Indian Nations

Ryan Delaney / WRVO

A student holds a stack of laminated cards, each with a picture of a household item. She works her way through the cards, identifying each picture in Oneida.

The Oneida language is being taught the old fashioned way in a community room on nation territory. Flashcards for repetition and nearly every item in the room is labeled with its name in Oneida.

WRVO

A gas station owned by the Cayuga Nation along Cayuga Lake is in different hands and back open as a fight over control of nation enterprises continues.

Supporters of Clint Halftown, the man who claims to be the rightful federal representative of the nation, re-took the Union Springs Lakeside Trading post early Monday morning.

The Unity Council, the group that says it's in charge under nation law, reported 75 people overran the store and injured its supporters "peacefully" occupying the building.

Ryan Delaney / WRVO

The leadership dispute between factions of the Cayuga Indian Nation continues to work its way through bureaucracy, with state courts and the federal government both soon to weigh in.

This week two county courts - Seneca and Cayuga counties - declined to hear a lawsuit brought by Clint Halftown, who claims he is still the rightful federal representative of the Cayuga. That title allows him to control federal money and the nation’s business interests.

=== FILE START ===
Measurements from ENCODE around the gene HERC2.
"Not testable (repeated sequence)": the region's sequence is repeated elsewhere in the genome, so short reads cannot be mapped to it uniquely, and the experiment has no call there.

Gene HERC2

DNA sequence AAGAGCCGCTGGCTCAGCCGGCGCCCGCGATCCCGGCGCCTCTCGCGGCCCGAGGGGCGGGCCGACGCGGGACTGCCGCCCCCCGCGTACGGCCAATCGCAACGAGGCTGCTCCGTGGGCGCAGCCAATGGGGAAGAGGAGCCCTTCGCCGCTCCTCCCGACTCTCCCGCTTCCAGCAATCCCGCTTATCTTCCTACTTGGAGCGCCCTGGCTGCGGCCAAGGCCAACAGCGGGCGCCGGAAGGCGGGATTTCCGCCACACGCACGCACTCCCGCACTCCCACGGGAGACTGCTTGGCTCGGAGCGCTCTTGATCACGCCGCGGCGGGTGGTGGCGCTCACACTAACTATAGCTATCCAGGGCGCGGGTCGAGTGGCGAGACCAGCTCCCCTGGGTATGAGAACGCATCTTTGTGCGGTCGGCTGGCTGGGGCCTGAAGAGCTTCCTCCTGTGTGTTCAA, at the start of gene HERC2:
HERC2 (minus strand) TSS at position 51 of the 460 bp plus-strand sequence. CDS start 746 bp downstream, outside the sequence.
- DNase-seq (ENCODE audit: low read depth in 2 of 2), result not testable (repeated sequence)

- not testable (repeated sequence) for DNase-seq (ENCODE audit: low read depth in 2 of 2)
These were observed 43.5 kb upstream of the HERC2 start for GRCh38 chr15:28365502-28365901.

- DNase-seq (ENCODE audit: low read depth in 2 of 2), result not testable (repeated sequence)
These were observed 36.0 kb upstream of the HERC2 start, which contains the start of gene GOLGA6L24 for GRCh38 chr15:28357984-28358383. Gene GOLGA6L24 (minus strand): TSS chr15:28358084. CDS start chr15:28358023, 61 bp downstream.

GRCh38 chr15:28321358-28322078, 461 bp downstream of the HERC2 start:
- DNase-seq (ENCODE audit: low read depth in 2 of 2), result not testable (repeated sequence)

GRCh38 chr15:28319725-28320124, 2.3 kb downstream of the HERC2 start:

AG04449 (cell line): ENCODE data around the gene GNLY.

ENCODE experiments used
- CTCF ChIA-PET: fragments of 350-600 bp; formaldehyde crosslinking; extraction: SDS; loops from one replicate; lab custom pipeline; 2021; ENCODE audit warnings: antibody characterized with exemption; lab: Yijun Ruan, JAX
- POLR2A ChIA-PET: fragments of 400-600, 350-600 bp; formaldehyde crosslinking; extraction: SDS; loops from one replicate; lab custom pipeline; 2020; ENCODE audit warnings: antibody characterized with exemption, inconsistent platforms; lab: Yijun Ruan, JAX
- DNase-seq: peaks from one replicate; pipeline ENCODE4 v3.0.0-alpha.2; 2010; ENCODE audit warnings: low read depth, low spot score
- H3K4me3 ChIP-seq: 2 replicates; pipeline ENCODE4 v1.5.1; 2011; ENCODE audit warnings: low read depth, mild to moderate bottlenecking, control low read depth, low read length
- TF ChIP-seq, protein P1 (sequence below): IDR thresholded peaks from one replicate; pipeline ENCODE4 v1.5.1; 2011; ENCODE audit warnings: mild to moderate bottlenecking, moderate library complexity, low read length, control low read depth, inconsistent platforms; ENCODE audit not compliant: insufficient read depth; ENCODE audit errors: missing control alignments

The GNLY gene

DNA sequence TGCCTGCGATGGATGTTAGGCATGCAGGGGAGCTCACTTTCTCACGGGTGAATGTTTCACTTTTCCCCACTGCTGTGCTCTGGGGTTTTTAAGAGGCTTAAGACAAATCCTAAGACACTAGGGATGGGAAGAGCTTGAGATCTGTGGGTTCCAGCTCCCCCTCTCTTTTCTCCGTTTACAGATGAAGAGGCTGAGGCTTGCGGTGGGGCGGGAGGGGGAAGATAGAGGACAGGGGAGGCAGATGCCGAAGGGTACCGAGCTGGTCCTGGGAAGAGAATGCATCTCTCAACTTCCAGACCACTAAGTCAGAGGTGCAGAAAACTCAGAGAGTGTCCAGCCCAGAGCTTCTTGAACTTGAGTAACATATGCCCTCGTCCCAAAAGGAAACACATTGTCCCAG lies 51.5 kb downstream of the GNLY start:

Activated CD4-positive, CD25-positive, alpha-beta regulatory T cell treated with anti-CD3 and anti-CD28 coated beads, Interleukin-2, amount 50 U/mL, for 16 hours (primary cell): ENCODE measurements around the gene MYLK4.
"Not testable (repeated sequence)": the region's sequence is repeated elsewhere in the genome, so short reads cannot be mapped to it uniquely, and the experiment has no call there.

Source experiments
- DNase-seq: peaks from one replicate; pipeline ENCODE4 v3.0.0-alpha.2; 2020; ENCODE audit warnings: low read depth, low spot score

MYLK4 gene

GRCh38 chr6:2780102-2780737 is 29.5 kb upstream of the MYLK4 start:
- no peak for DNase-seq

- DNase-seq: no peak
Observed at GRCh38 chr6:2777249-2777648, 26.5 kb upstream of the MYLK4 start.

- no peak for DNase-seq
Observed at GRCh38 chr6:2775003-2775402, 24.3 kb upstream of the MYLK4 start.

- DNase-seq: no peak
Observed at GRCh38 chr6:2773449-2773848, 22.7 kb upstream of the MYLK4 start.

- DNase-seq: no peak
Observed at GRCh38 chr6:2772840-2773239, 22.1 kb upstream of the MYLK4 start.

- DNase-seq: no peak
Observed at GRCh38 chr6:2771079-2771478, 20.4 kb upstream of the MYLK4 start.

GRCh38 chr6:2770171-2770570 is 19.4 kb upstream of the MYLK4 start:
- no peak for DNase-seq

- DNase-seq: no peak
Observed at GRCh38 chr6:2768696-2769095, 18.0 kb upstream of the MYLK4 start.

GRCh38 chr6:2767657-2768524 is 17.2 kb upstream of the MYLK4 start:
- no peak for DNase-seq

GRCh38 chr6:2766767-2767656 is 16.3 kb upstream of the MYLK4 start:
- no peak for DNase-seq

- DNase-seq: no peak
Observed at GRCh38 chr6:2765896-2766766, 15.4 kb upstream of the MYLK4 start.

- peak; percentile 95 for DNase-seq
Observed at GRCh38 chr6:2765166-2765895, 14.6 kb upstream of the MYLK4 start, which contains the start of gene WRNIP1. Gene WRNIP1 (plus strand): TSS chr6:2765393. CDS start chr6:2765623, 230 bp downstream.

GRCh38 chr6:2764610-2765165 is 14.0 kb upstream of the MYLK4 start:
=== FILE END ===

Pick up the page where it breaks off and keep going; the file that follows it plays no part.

The flare up in events is a boiling over of a decade-old dispute among senior members of the Cayuga, who disagree over who controls the nation and its business interests.

WRVO

The decade-old leadership dispute between factions of the Cayuga Indian Nation that flared up last week is heading to the courts.

Clint Halftown, who claims to be the rightful federal representative of the Cayuga, filed lawsuits against a group of chiefs and clan mothers who say they are in charge of the nation.

That group, who call themselves the Unity Council, moved last week to take control of two nation-run gas stations and office buildings in the Finger Lakes.

Daniel Robison/Innovation Trail

Gov. Andrew Cuomo outlined the details of his plan to site three gambling casinos upstate Thursday. Cuomo, joined by union and business leaders, and representatives from county governments, offered more details of his plan to build three new gambling casinos. Cuomo says he wants to limit the locations to upstate regions for now, to prop up the failing economy. The governor says upstate needs jobs like it needs oxygen. And he says having a downstate location would devalue the upstate centers.

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During his State of the State address on Wednesday, Gov. Andrew Cuomo offered more details on a plan for casino gambling in New York state. If the governor gets his way, the proposed new casinos would come to upstate first.